The Book: Things We Did For Love is a story about Teri, who has been trying most of her adult life to find a meaningful, loving relationship, despite being sidetracked by the antics of her family and friends.

Why self-publish? “I didn’t want to go through the hassle of getting a literary agent and trying to shop my book around to publishers,” said the Mississippi State University business information systems graduate.

“I have a degree in business, so I had some knowledge of marketing and promotion. I also knew the success that could be generated from the use of social media.

“I ultimately had the final decision over everything concerning my book from the cover design to the royalty percentage retailers would get.”

Success: “My sales have been steady since I released my book,” she said. “I generated a lot of sales in January by trying a method used by many self-publishers.”

Sims ran a free book promotion to get it to the top of the best sellers list. The first day, it shot up to No. 13 in the humor category of Top Free Books.

“My hope was that once I flipped it back to a paid book the sales would continue, and this is exactly what happened,” she said.

“I hope that the success that I have generated from this book will help me push for a deal with a publisher for the second book.”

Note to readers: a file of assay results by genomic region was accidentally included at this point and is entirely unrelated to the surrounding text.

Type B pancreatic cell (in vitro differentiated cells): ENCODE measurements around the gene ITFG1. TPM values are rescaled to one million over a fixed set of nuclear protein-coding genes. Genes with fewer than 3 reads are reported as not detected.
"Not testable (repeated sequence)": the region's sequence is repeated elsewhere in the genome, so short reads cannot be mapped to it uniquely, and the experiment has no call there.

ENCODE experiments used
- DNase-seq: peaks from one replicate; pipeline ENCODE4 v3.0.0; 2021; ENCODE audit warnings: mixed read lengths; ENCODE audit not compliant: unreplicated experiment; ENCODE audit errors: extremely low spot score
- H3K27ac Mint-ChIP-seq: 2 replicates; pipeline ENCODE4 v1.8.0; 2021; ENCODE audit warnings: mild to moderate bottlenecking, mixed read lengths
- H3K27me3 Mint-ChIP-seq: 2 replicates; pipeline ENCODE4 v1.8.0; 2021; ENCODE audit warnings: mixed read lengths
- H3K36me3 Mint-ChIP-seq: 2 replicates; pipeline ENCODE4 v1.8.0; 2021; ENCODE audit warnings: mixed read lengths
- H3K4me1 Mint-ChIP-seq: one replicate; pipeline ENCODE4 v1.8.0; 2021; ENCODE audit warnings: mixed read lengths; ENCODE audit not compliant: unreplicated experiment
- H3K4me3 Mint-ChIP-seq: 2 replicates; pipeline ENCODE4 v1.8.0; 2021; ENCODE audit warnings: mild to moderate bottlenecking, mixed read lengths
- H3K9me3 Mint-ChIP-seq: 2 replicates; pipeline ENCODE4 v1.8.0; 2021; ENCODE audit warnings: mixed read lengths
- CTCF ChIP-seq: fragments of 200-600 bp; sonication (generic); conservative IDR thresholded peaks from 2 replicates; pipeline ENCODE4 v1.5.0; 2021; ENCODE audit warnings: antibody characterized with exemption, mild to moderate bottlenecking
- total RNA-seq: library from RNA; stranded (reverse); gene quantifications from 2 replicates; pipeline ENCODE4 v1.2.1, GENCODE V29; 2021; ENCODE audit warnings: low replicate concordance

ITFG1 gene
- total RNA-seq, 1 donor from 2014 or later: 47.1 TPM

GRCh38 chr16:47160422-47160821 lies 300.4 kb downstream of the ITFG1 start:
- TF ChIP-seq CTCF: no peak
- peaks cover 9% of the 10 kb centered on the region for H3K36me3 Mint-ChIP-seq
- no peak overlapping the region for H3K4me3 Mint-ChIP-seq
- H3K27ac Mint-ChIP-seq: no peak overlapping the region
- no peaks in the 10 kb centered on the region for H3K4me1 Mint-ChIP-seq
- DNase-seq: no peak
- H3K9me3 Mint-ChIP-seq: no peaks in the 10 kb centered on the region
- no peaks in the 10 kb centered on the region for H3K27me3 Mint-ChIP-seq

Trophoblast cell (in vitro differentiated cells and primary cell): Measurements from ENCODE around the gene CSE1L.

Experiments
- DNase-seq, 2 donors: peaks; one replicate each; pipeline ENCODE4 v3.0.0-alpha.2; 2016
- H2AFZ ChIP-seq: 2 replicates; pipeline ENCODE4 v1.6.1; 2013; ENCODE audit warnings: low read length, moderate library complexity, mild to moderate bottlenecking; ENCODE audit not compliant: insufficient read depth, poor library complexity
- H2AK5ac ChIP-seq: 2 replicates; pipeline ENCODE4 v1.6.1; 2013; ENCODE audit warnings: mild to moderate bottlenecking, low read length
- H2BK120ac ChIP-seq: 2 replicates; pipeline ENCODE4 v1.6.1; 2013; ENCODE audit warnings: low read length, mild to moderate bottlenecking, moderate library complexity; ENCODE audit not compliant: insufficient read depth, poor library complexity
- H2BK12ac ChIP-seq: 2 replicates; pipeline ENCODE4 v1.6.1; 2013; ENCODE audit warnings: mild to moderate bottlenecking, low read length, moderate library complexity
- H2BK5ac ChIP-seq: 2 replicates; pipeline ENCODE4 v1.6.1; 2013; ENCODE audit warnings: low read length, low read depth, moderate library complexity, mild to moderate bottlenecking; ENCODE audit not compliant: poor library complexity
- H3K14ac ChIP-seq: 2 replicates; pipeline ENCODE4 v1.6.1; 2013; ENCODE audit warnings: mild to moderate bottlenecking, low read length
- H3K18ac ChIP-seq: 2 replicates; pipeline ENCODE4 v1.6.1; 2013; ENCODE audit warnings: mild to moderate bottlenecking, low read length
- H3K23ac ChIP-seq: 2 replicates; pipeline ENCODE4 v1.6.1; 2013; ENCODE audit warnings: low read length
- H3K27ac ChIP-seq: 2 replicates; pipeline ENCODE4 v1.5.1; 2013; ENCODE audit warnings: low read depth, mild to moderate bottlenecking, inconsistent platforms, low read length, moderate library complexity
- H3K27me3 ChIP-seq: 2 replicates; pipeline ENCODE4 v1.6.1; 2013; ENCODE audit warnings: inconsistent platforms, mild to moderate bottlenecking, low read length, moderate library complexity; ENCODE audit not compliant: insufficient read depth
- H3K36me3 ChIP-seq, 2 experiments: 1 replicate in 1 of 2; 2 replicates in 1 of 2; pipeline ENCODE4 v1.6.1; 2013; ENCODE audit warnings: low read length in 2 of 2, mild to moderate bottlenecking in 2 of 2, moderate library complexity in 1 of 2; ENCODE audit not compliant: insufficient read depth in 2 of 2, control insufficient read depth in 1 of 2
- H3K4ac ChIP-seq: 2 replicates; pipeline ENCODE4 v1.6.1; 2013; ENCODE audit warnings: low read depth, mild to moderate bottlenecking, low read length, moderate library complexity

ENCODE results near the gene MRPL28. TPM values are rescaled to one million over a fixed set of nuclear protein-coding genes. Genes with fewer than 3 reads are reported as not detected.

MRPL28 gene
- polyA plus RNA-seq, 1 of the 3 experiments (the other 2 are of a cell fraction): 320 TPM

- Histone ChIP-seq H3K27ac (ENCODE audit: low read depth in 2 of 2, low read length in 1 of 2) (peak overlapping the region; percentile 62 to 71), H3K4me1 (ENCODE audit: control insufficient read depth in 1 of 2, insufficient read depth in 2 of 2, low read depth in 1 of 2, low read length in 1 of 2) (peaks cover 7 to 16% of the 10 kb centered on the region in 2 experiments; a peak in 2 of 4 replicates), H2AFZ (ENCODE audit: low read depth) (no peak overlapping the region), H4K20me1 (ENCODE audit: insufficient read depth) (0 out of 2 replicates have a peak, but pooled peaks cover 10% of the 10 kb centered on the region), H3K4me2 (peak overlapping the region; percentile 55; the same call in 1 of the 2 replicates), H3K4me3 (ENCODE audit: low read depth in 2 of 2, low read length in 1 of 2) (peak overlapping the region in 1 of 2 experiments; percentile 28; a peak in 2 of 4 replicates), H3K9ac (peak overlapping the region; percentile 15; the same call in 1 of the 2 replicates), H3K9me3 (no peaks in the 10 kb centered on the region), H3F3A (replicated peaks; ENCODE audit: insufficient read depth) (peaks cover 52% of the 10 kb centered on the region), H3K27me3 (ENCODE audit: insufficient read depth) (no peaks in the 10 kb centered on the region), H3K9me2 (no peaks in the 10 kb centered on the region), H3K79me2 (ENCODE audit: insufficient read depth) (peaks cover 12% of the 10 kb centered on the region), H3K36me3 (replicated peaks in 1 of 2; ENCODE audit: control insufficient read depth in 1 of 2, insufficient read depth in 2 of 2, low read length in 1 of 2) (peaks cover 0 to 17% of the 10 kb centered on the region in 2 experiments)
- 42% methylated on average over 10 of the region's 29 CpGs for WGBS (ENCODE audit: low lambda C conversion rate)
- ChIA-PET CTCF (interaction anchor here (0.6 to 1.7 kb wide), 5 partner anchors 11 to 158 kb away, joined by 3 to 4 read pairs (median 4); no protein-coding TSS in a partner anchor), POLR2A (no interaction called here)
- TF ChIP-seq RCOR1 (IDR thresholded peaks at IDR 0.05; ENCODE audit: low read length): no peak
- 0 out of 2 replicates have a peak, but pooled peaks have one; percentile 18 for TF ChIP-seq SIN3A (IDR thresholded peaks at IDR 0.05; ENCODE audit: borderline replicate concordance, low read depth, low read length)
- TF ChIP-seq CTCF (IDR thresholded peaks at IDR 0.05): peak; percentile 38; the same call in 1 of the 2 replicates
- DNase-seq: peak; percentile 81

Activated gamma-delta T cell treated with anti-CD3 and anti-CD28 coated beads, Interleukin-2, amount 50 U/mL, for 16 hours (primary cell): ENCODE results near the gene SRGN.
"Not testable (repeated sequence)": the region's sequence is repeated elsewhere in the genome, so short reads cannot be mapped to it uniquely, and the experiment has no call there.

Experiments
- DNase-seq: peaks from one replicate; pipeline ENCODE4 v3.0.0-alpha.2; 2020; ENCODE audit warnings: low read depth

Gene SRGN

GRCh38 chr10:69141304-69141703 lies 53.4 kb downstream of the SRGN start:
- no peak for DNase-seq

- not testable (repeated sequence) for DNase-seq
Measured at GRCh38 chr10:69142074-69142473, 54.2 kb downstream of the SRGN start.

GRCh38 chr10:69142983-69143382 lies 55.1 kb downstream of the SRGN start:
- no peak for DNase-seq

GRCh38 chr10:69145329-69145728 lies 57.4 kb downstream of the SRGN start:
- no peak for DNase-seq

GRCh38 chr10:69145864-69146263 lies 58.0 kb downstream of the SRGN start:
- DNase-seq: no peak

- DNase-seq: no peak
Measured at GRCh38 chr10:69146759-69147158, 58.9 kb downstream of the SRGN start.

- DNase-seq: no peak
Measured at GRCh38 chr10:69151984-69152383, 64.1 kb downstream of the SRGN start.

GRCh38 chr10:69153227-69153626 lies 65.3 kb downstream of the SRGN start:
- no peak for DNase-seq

Alexander Devereux

The book: Gar Fish & Long Gravy: Memoirs of Southern Sensibility is a tale about growing up in Vicksburg and the personalities that made an imprint on his life.

Why self-publish? Devereux tried to find a publisher, but all required a literary agent.

Success: His dream: “My book will be the first black drama ever to win the Academy Award for best actor in a starring role, best actress in a starring role and best movie of the year, all at the same time.”

AnDerecco Turner

The book: Love to Luv is a story about Jacob Gibson and his daughter, Monique, who come back to Meridian after the death of a loved one.

Success: While she hasn’t struck it rich, the money she has earned is a “nice little happy” at the end of the month.

Rashieka Sims

The Book: Things We Did For Love is a story about Teri, who has been trying most of her adult life to find a meaningful, loving relationship, despite being sidetracked by the antics of her family and friends.

Why self-publish? “I didn’t want to go through the hassle of getting a literary agent and trying to shop my book around to publishers,” said the Mississippi State University business information systems graduate.